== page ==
My eyes kept being drawn to the shoes. The tiny pink running shoes with Velcro straps, on the feet of the 2-year-old girl sitting quietly on her mother’s lap. She fidgeted only a bit — jostling occasionally with her 7-year-old twin sisters while her father told a United Nations worker what had driven his young family 20 miles from Syria to this small town in Lebanon. They did not merely leave; they fled. And not once, but three times.
They came from Zabadani, which sits in a green valley in southwest Syria, just 20 miles from Damascus. He was a house painter who made a modest living while his wife took care of their three daughters. Their life began to fall apart in early 2012, when their house was destroyed amid fierce battles between rebel and government forces for control of their city.
They fled up a hill, to the nearby ancient town of Bloudan. They found refuge with an elderly man who shared his home with them for more than seven months. When their safety was threatened again, they fled farther toward the border with Lebanon. When the conflict followed them again, they crossed over it. They now live in two small rooms in a town in the Bekaa Valley, while their modest savings are drying up. And they consider themselves the lucky ones.
Lebanon, a country of 4 million people, officially hosts 546,000 Syrians who have fled the conflict, most in the last five months. Tens of thousands registered with the United Nations in just the last two weeks. The Lebanese government estimates that there are an additional 500,000 who have not registered.
Lebanon is home to the most Syrian refugees, but other countries host staggering numbers: 478,000 in Jordan, 386,000 in Turkey, 158,000 in Iraq and 81,000 in Egypt, according to United Nations estimates. (Again, the true numbers may be higher.) Caved-in roofs, pockmarked walls and collapsed houses in villages along the Lebanese-Syrian border are testament to the war’s steady creep into Lebanon. So, too, are the funeral processions, the increasing numbers of wounded streaming into hospitals, and the road blockades, sniping and open gun battles that flare in Tripoli, Sidon and in parts of the Bekaa Valley.
The image of refugees is often of people living in crowded camps where life is grim. But in fact most of the world’s refugee population lives outside camps — in towns, villages and big cities. Here in Lebanon they are scattered across some 1,400 locations, in some of the most economically and socially depressed areas of the country.
They are putting enormous pressure on water, sanitation, education and health care systems. Wages are plummeting. Lebanese workers complain that they can no longer find jobs, which Syrians will do for much less. Poor Lebanese envy the international food, shelter and medical aid given to the refugees. Shopkeepers resent the competition brought by new Syrian-run establishments that they say are undercutting prices.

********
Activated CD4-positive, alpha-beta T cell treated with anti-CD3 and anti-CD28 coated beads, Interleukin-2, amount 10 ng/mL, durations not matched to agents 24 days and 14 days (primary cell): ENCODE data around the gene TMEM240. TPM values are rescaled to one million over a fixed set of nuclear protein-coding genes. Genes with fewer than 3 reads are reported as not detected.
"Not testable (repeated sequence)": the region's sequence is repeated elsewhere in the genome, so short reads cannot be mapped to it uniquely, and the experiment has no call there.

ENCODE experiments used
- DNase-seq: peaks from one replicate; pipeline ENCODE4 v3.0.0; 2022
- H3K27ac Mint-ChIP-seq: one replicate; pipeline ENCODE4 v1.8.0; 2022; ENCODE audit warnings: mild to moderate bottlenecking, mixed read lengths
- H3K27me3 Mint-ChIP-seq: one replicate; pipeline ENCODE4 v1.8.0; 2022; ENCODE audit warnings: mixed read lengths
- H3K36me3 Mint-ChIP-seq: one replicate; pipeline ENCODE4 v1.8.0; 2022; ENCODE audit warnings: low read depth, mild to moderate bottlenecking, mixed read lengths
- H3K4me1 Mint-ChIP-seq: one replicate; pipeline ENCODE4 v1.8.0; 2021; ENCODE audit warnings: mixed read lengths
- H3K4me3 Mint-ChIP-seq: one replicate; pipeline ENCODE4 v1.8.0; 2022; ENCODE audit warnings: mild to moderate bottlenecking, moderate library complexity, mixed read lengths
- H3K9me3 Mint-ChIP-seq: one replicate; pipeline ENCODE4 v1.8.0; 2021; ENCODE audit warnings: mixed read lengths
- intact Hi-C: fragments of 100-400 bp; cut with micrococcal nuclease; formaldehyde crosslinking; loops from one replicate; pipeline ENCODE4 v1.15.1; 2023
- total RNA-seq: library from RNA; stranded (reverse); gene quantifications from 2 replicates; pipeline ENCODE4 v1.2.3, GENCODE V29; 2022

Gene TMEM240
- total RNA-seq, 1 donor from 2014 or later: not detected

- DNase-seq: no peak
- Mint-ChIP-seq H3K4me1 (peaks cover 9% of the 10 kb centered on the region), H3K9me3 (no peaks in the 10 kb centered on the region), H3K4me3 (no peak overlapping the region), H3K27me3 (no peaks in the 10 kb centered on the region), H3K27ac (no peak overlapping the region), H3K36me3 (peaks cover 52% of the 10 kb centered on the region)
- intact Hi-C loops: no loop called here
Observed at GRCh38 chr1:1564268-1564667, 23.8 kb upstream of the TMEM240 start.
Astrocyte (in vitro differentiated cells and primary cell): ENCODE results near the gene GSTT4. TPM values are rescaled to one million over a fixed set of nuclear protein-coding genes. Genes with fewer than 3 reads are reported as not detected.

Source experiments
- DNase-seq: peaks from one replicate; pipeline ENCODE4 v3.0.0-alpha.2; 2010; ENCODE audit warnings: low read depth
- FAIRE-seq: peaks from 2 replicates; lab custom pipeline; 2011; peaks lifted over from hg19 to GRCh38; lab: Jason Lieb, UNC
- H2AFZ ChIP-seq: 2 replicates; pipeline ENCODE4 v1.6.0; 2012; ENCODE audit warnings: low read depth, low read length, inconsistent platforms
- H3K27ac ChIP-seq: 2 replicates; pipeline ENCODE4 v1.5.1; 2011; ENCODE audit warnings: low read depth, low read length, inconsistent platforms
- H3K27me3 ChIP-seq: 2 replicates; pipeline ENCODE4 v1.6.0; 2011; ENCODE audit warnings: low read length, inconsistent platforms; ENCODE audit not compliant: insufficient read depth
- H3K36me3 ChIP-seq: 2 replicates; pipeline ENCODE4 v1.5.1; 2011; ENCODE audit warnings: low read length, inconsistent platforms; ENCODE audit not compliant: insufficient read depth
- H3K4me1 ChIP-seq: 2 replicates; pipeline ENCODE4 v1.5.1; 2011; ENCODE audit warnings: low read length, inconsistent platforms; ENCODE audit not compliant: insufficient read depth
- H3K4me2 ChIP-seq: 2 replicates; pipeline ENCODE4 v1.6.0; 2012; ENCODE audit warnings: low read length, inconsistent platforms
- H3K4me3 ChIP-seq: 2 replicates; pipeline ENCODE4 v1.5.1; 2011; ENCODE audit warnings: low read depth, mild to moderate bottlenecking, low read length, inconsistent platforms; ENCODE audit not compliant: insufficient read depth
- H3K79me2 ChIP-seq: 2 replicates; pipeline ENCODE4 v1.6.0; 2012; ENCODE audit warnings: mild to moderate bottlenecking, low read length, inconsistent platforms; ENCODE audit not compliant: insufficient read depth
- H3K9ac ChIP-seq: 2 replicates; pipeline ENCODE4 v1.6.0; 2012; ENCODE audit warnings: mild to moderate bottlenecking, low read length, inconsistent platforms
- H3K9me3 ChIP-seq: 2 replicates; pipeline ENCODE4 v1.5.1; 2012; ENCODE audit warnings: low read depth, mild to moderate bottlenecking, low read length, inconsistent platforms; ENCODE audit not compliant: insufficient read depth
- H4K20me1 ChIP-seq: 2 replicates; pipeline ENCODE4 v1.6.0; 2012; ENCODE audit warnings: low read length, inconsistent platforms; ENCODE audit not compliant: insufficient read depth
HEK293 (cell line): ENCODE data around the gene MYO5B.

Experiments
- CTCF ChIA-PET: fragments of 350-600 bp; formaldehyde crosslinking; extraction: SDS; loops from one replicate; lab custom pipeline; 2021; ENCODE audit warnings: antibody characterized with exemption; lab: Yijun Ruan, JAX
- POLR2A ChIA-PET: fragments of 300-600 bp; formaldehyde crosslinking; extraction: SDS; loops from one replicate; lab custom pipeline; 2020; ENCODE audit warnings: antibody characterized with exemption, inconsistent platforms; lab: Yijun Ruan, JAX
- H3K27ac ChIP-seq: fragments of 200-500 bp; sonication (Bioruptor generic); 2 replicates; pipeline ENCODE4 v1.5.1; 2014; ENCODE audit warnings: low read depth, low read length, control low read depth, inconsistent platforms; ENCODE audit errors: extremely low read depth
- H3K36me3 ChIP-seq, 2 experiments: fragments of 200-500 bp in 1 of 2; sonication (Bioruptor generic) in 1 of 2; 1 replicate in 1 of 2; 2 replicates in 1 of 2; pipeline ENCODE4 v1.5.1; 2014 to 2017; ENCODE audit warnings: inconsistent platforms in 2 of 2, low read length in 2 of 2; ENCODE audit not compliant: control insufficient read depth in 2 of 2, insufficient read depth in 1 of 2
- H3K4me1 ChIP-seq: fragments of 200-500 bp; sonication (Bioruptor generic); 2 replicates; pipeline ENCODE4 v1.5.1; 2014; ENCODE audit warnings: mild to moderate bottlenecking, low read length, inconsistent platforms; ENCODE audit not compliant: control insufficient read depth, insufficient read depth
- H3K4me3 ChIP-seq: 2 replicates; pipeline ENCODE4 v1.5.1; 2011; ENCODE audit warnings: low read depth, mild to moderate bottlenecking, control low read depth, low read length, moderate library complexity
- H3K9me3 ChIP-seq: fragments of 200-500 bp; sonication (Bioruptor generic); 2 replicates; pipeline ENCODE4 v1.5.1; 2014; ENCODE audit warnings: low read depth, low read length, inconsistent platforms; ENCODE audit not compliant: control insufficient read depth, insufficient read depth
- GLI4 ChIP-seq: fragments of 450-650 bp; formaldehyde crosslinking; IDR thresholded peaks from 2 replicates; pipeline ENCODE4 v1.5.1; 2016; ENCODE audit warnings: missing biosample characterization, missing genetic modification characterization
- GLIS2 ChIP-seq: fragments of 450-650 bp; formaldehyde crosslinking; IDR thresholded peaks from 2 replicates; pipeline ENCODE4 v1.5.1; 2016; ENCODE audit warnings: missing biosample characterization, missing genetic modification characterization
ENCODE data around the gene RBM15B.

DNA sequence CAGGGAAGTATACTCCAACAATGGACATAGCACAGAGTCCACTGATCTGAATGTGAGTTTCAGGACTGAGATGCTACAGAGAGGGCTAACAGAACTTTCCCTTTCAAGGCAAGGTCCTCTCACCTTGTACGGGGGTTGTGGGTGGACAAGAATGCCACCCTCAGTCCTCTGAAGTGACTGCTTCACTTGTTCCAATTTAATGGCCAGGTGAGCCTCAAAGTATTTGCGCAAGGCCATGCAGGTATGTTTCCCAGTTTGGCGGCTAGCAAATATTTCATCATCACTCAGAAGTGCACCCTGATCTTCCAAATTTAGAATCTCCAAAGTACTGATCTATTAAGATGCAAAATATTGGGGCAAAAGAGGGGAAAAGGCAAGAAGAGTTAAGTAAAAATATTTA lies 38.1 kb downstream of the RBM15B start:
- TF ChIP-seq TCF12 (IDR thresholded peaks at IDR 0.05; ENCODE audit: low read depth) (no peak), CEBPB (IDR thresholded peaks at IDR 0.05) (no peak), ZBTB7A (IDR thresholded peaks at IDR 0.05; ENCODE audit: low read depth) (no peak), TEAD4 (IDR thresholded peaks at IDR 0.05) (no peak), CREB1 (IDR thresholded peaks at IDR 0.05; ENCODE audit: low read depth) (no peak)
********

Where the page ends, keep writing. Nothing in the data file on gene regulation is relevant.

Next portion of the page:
The anger could boil over. Already there have been curfews imposed, and sporadic attacks against refugees.
The Lebanese government is effectively paralyzed, with consensus on a new government formation stalled. Government ministries and humanitarian agencies are struggling to cope with the Syrians who now make up one-quarter of the population in Lebanon. And with less than 30 percent of needed funding secured, ever more serious human hardship and instability are on the horizon. Lebanon is bracing for more than one million additional Syrian refugees by year’s end.
Today, World Refugee Day, Lebanon stands as an example of generosity in the face of crisis. Despite misunderstandings and tensions, everyday acts of kindness are commonplace. “You call them refugees,” one mayor in southern Lebanon told me. “We call them neighbors.” Another mayor whose town was filled with Syrian refugees said to me, plaintively, “This is a call for rescue. Can anyone hear it?”
We shall see. The United Nations and the Lebanese government recently appealed for $1.7 billion. More than half of it would pay for community-level projects: improvements to water and waste management, crumbling schools and fragile health services. This goes beyond a traditional humanitarian appeal for food and basic necessities. It aims to put in place an infrastructure to handle the refugee influx while also benefiting the Lebanese. It would deliver benefits beyond what can be provided in refugee camps. And it requires a deeper commitment from donor countries than has so far been seen.
Without more international support, the patience and hospitality of host communities may wear thin. Continuing neglect will stoke rising tensions and raise the risk that the two-year-old Syrian civil war will become a regional conflict.
The little girl I met, the one who swung her legs and shoes, turned her focus to her mother’s wallet, peeking curiously inside. There was nothing in it. He mother gave me a sad smile. “The war emptied it for us,” she said.
Ninette Kelley is the representative in Lebanon of the United Nations High Commissioner for Refugees.